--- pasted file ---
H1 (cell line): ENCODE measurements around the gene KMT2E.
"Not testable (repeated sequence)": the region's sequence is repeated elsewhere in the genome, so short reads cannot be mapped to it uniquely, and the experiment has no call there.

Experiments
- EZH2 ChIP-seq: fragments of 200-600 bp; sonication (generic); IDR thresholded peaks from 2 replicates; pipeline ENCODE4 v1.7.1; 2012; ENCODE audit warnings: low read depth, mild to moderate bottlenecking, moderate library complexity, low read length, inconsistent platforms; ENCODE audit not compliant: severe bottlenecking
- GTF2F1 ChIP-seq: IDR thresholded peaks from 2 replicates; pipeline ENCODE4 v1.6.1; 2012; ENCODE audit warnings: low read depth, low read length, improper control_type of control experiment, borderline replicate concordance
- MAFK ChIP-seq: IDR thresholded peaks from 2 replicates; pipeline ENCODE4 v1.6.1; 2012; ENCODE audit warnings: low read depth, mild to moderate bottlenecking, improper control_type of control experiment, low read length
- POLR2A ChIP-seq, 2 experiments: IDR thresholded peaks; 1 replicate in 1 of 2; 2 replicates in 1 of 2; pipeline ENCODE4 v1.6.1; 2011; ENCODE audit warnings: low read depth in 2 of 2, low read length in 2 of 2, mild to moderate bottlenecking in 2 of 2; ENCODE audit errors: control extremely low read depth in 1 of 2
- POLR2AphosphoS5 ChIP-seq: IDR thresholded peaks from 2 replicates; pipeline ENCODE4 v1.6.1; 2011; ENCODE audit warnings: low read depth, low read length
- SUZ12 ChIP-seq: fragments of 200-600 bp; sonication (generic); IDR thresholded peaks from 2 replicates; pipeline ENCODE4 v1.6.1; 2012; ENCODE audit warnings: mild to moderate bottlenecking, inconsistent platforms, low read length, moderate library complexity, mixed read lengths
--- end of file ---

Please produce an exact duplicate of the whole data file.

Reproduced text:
H1 (cell line): ENCODE measurements around the gene KMT2E.
"Not testable (repeated sequence)": the region's sequence is repeated elsewhere in the genome, so short reads cannot be mapped to it uniquely, and the experiment has no call there.

Experiments
- EZH2 ChIP-seq: fragments of 200-600 bp; sonication (generic); IDR thresholded peaks from 2 replicates; pipeline ENCODE4 v1.7.1; 2012; ENCODE audit warnings: low read depth, mild to moderate bottlenecking, moderate library complexity, low read length, inconsistent platforms; ENCODE audit not compliant: severe bottlenecking
- GTF2F1 ChIP-seq: IDR thresholded peaks from 2 replicates; pipeline ENCODE4 v1.6.1; 2012; ENCODE audit warnings: low read depth, low read length, improper control_type of control experiment, borderline replicate concordance
- MAFK ChIP-seq: IDR thresholded peaks from 2 replicates; pipeline ENCODE4 v1.6.1; 2012; ENCODE audit warnings: low read depth, mild to moderate bottlenecking, improper control_type of control experiment, low read length
- POLR2A ChIP-seq, 2 experiments: IDR thresholded peaks; 1 replicate in 1 of 2; 2 replicates in 1 of 2; pipeline ENCODE4 v1.6.1; 2011; ENCODE audit warnings: low read depth in 2 of 2, low read length in 2 of 2, mild to moderate bottlenecking in 2 of 2; ENCODE audit errors: control extremely low read depth in 1 of 2
- POLR2AphosphoS5 ChIP-seq: IDR thresholded peaks from 2 replicates; pipeline ENCODE4 v1.6.1; 2011; ENCODE audit warnings: low read depth, low read length
- SUZ12 ChIP-seq: fragments of 200-600 bp; sonication (generic); IDR thresholded peaks from 2 replicates; pipeline ENCODE4 v1.6.1; 2012; ENCODE audit warnings: mild to moderate bottlenecking, inconsistent platforms, low read length, moderate library complexity, mixed read lengths